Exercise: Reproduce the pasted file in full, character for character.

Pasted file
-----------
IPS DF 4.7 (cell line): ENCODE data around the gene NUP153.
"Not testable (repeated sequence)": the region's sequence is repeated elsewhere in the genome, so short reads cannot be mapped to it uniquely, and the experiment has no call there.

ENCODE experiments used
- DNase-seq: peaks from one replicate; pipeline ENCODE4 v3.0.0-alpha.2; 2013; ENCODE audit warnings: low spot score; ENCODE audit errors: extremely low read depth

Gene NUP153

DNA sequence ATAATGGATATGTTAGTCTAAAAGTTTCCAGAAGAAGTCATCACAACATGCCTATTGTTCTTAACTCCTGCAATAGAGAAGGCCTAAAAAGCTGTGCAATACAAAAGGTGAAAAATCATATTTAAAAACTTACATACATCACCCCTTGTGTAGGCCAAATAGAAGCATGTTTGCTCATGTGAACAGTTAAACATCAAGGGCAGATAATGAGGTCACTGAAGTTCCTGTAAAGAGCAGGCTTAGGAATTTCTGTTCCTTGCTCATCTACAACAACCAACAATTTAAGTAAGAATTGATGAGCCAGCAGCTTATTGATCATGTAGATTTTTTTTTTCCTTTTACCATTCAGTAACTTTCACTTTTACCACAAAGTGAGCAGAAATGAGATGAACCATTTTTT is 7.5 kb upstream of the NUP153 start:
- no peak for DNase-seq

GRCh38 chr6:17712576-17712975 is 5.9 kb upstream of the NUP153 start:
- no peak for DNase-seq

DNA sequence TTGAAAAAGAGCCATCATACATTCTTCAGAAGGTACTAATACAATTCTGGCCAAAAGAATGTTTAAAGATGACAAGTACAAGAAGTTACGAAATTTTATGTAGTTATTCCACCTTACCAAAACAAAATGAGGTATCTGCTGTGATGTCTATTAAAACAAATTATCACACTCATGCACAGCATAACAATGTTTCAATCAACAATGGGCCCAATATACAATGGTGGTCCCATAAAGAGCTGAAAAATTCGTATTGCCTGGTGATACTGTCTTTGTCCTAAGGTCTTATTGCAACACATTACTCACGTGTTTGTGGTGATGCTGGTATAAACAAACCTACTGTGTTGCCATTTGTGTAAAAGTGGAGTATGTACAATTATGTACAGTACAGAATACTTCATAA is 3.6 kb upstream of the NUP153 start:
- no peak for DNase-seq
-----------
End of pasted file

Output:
IPS DF 4.7 (cell line): ENCODE data around the gene NUP153.
"Not testable (repeated sequence)": the region's sequence is repeated elsewhere in the genome, so short reads cannot be mapped to it uniquely, and the experiment has no call there.

ENCODE experiments used
- DNase-seq: peaks from one replicate; pipeline ENCODE4 v3.0.0-alpha.2; 2013; ENCODE audit warnings: low spot score; ENCODE audit errors: extremely low read depth

Gene NUP153

DNA sequence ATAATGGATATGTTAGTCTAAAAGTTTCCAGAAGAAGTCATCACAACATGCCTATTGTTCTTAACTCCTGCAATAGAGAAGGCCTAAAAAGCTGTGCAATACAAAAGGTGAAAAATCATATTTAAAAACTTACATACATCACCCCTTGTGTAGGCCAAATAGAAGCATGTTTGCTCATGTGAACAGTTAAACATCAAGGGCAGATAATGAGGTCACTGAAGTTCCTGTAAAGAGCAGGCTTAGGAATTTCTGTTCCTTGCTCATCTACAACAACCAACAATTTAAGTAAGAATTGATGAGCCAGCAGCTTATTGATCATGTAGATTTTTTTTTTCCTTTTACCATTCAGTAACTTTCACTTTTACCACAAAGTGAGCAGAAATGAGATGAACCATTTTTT is 7.5 kb upstream of the NUP153 start:
- no peak for DNase-seq

GRCh38 chr6:17712576-17712975 is 5.9 kb upstream of the NUP153 start:
- no peak for DNase-seq

DNA sequence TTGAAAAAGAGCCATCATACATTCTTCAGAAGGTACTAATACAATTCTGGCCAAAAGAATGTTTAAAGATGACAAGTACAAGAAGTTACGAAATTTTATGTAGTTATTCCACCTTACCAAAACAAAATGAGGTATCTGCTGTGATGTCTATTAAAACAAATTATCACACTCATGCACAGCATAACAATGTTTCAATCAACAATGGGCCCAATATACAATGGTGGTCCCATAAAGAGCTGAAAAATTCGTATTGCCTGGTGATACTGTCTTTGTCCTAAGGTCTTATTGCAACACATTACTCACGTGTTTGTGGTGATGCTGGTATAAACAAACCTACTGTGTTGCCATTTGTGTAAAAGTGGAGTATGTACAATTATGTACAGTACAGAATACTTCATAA is 3.6 kb upstream of the NUP153 start:
- no peak for DNase-seq